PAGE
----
Another approach is random sampling. Random sampling may be more appropriate here because there is a greater concern for understanding the breadth of excluded assets falling into the focus fields. Depending on your particular concerns, additional options exist. It may make more sense to proportionally sample the fields based on the number of assets in each field or based on relative concern, e.g. communications field may be of greater concern than computer field. Alternatively, care can be given to distributing the sampling across ISF and IDF excluded assets in proportion to the number of excluded assets in each.

In this example, a random sampling approach was used to select 25 assets from the two fields at random. Each of the 50 sample assets is then manually reviewed and ranked for relevance to the client’s business. Once the review is completed, the number of assets of higher-potential concern can be reviewed with the client for decisions.

If after the review, all of the IDF sampled assets are of lower concern, then perhaps no further review of the IDF assets is merited. In contrast, after sampling and manual review, some ISF sampled assets are of higher concern, the assets can form the basis of a discussion with IV about the specific families as well as expanded sampling and/or manual review. For this example, after reviewing the results of the manual review with the client, one ISF patent family of greater potential concern might be identified.

Addressing Assets of Concern

For our clients’ business leads responsible for a negotiation with IV, often the in-house IP counsel, one significant concern is ensuring that they have achieved patent peace with IV by entering the license. It is unacceptable to have the client on the receiving end of a lawsuit for an excluded patent a few months after signing a deal with IV.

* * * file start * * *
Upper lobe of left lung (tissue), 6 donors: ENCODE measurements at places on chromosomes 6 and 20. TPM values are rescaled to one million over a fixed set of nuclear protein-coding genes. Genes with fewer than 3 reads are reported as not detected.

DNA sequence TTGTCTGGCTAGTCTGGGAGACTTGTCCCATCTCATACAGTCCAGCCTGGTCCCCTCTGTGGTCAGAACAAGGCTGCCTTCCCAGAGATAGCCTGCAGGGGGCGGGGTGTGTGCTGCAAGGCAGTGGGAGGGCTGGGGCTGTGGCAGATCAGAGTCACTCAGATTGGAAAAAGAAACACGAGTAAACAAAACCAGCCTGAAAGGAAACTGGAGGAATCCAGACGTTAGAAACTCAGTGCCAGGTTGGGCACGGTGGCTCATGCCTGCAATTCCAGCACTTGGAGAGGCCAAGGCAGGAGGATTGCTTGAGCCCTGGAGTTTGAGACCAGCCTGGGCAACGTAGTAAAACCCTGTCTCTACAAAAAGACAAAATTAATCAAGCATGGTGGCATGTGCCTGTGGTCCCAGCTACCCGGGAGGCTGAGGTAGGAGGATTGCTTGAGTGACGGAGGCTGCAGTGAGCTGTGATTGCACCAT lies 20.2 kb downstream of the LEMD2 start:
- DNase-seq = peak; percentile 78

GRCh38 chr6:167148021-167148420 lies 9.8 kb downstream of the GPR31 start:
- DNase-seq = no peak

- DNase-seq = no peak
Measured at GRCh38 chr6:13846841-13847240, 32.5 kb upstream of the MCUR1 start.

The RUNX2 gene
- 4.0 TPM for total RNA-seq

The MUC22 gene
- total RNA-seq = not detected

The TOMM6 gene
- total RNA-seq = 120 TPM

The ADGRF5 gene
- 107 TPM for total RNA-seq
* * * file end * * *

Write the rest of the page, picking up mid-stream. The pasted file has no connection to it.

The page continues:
Thus, while IV may have limited ability to license the excluded assets because of the way they structured their funds. However, IV should bear the costs of that fund structure.

We recommend bringing the assets of concern to IV’s attention in the negotiation and working include the assets of concern in the deal—or get greater comfort, such as a standstill or covenant not to sue. A related checklist item in any IV license agreement is to ensure that any patents for which an evidence of use (EOU) materials were presented, or where the assets were otherwise highlighted, is explicitly listed as licensed.

Conclusion and Recommendations

Rather than evaluate all thousand-plus excluded assets, we have demonstrated a cost-effective process for companies to review assets excluded from a license negotiation with IV. The review enables companies to manage the associated risks of being unlicensed to excluded assets that might be a patent risk.

The sampling technique is scalable and adaptable to work in a short time by focusing the expensive manual review on a handful of assets of the highest potential concern. We also recommend that companies negotiating with IV work to obtain the excluded asset lists early in the negotiation process.

The sampling technique described above can also be used in a similar fashion in other contexts, e.g. corporate cross-licensing, large portfolio acquisitions, and merger-and-acquisition (M&A) portfolio reviews.

 

The Author

Erik Oliver

Erik Oliver counsels clients on patent, licensing and trademark matters. He brings more than ten years of patent prosecution, litigation, and licensing experience and a track record of millions of dollars in both patent and technology licensing deals. Prior to founding the ROL Group, Erik was a Vice President at ThinkFire Services USA, Ltd’s Silicon Valley office. Erik has held various senior positions with a range of responsibilities at Rambus Inc., Synopsys, Inc., and a number of Silicon Valley startups. Erik is a member of the California and District of Columbia Bar and a United States Patent and Trademark Office registered patent attorney.

You can reach Erik via e-mail at erik@richardsonoliver.com, or on the Internet at Richardson Oliver Law Group.

Erik Oliver

Kent Richardson counsels clients on a variety of patent and business matters including patent buying, selling, licensing, valuation, prosecution and operations. Kent has licensing and marketing patent portfolio experiences resulting in more than $600M of patent license bookings. Kent has served as an expert witness on patent monetization and licensing practices in cases in England and the United States. Prior to founding the ROL Group, Kent was the General Manager of ThinkFire Services USA, Ltd’s Silicon Valley office. Kent has worked in various senior management roles with such growth businesses as Sezmi, Constellation Capital, Rambus, Numerical Technologies. Kent is a member of the California Bar and a United States Patent and Trademark Office registered patent attorney, and holds five US patents.

Contact Kent via e-mail at kent@richardsonoliver.com, or the Internet at Richardson Oliver Law Group.